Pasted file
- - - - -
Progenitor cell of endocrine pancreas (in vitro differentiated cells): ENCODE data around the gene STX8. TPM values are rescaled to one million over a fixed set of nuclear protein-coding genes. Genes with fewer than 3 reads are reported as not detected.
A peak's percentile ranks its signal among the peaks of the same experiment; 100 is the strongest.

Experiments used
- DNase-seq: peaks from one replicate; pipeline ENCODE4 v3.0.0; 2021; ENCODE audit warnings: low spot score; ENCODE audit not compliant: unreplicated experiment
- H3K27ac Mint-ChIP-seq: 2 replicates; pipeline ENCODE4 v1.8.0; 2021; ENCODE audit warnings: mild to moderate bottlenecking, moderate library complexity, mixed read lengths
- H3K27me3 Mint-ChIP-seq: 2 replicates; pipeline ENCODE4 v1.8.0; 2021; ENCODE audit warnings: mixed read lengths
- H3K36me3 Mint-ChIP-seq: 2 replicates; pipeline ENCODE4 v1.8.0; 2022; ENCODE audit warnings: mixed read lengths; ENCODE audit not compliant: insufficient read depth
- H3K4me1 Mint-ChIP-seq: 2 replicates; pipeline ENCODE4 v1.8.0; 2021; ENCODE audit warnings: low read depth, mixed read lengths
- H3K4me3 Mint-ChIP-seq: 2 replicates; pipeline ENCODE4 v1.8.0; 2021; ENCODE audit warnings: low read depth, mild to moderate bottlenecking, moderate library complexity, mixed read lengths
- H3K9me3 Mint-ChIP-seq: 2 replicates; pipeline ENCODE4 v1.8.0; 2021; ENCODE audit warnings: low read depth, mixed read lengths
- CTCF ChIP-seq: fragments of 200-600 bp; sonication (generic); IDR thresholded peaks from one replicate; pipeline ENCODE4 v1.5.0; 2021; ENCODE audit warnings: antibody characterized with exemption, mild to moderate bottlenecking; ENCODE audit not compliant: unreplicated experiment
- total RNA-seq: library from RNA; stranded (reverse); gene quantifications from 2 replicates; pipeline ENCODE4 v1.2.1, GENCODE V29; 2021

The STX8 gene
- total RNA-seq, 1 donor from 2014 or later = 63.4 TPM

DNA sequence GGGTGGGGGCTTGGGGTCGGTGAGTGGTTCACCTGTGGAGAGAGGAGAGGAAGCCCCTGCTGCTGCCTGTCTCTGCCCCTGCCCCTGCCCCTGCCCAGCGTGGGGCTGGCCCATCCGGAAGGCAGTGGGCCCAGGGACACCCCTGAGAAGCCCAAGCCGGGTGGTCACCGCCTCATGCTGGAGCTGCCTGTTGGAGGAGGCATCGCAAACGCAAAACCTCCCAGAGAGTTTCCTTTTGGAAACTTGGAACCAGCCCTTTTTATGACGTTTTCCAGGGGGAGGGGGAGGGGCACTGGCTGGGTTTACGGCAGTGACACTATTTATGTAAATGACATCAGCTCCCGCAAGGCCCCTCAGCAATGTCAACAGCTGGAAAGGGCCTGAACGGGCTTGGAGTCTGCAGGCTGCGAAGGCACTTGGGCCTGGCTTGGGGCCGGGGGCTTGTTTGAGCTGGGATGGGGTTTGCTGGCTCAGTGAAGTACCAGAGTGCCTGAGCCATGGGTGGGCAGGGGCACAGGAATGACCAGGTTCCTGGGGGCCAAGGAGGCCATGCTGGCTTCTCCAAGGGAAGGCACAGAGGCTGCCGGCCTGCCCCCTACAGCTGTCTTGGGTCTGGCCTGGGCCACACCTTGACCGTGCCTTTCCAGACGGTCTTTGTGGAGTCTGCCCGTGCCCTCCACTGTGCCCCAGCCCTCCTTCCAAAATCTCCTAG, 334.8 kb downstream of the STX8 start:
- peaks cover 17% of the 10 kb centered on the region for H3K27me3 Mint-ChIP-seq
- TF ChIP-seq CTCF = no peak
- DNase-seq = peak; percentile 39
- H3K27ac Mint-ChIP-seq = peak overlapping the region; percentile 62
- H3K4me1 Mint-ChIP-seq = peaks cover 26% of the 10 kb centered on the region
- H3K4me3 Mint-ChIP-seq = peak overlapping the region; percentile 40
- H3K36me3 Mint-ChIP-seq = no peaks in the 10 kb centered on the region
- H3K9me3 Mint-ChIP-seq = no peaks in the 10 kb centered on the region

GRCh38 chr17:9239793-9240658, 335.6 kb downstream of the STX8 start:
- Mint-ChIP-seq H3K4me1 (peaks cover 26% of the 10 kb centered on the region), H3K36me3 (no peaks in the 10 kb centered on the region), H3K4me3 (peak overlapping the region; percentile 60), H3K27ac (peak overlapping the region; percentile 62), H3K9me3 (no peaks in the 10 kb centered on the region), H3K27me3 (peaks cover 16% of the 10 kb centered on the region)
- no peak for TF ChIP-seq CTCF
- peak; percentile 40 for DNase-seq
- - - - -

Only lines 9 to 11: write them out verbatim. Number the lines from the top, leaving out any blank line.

- H3K4me3 Mint-ChIP-seq: 2 replicates; pipeline ENCODE4 v1.8.0; 2021; ENCODE audit warnings: low read depth, mild to moderate bottlenecking, moderate library complexity, mixed read lengths
- H3K9me3 Mint-ChIP-seq: 2 replicates; pipeline ENCODE4 v1.8.0; 2021; ENCODE audit warnings: low read depth, mixed read lengths
- CTCF ChIP-seq: fragments of 200-600 bp; sonication (generic); IDR thresholded peaks from one replicate; pipeline ENCODE4 v1.5.0; 2021; ENCODE audit warnings: antibody characterized with exemption, mild to moderate bottlenecking; ENCODE audit not compliant: unreplicated experiment